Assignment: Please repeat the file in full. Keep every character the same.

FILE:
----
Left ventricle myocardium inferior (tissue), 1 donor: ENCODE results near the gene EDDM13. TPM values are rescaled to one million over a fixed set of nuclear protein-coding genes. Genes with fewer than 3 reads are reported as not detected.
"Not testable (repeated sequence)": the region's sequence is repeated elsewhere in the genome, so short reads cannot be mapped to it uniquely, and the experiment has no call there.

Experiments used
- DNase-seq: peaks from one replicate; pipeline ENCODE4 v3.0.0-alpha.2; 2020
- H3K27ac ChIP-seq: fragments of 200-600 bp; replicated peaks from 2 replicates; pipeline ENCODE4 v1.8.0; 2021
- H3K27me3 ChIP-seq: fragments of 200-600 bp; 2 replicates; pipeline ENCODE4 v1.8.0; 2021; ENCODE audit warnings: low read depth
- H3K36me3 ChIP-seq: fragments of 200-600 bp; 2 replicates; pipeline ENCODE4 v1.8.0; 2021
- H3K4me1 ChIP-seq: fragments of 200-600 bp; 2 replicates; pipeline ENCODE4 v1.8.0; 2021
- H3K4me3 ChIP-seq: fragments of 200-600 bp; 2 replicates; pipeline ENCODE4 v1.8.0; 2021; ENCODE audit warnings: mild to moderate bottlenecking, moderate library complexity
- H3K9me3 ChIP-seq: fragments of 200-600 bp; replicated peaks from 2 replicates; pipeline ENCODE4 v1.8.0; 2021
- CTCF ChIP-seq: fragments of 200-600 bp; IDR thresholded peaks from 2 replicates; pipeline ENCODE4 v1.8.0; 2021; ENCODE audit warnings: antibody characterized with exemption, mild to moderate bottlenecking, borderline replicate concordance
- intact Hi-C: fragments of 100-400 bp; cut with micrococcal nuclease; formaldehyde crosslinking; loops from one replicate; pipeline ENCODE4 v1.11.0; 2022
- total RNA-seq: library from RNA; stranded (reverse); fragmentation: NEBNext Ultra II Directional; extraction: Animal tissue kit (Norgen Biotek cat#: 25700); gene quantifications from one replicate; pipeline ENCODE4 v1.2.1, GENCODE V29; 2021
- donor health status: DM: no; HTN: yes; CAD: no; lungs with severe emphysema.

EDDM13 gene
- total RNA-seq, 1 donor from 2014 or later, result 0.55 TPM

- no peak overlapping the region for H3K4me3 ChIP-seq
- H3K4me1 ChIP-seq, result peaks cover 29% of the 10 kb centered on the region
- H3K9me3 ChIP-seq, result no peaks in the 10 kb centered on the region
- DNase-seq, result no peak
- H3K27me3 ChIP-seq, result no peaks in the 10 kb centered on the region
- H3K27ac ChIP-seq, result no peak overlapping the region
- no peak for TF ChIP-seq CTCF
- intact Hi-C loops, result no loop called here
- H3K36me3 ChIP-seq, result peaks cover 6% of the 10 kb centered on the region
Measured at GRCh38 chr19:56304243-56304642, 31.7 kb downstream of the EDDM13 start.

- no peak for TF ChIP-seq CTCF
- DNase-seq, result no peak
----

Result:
Left ventricle myocardium inferior (tissue), 1 donor: ENCODE results near the gene EDDM13. TPM values are rescaled to one million over a fixed set of nuclear protein-coding genes. Genes with fewer than 3 reads are reported as not detected.
"Not testable (repeated sequence)": the region's sequence is repeated elsewhere in the genome, so short reads cannot be mapped to it uniquely, and the experiment has no call there.

Experiments used
- DNase-seq: peaks from one replicate; pipeline ENCODE4 v3.0.0-alpha.2; 2020
- H3K27ac ChIP-seq: fragments of 200-600 bp; replicated peaks from 2 replicates; pipeline ENCODE4 v1.8.0; 2021
- H3K27me3 ChIP-seq: fragments of 200-600 bp; 2 replicates; pipeline ENCODE4 v1.8.0; 2021; ENCODE audit warnings: low read depth
- H3K36me3 ChIP-seq: fragments of 200-600 bp; 2 replicates; pipeline ENCODE4 v1.8.0; 2021
- H3K4me1 ChIP-seq: fragments of 200-600 bp; 2 replicates; pipeline ENCODE4 v1.8.0; 2021
- H3K4me3 ChIP-seq: fragments of 200-600 bp; 2 replicates; pipeline ENCODE4 v1.8.0; 2021; ENCODE audit warnings: mild to moderate bottlenecking, moderate library complexity
- H3K9me3 ChIP-seq: fragments of 200-600 bp; replicated peaks from 2 replicates; pipeline ENCODE4 v1.8.0; 2021
- CTCF ChIP-seq: fragments of 200-600 bp; IDR thresholded peaks from 2 replicates; pipeline ENCODE4 v1.8.0; 2021; ENCODE audit warnings: antibody characterized with exemption, mild to moderate bottlenecking, borderline replicate concordance
- intact Hi-C: fragments of 100-400 bp; cut with micrococcal nuclease; formaldehyde crosslinking; loops from one replicate; pipeline ENCODE4 v1.11.0; 2022
- total RNA-seq: library from RNA; stranded (reverse); fragmentation: NEBNext Ultra II Directional; extraction: Animal tissue kit (Norgen Biotek cat#: 25700); gene quantifications from one replicate; pipeline ENCODE4 v1.2.1, GENCODE V29; 2021
- donor health status: DM: no; HTN: yes; CAD: no; lungs with severe emphysema.

EDDM13 gene
- total RNA-seq, 1 donor from 2014 or later, result 0.55 TPM

- no peak overlapping the region for H3K4me3 ChIP-seq
- H3K4me1 ChIP-seq, result peaks cover 29% of the 10 kb centered on the region
- H3K9me3 ChIP-seq, result no peaks in the 10 kb centered on the region
- DNase-seq, result no peak
- H3K27me3 ChIP-seq, result no peaks in the 10 kb centered on the region
- H3K27ac ChIP-seq, result no peak overlapping the region
- no peak for TF ChIP-seq CTCF
- intact Hi-C loops, result no loop called here
- H3K36me3 ChIP-seq, result peaks cover 6% of the 10 kb centered on the region
Measured at GRCh38 chr19:56304243-56304642, 31.7 kb downstream of the EDDM13 start.

- no peak for TF ChIP-seq CTCF
- DNase-seq, result no peak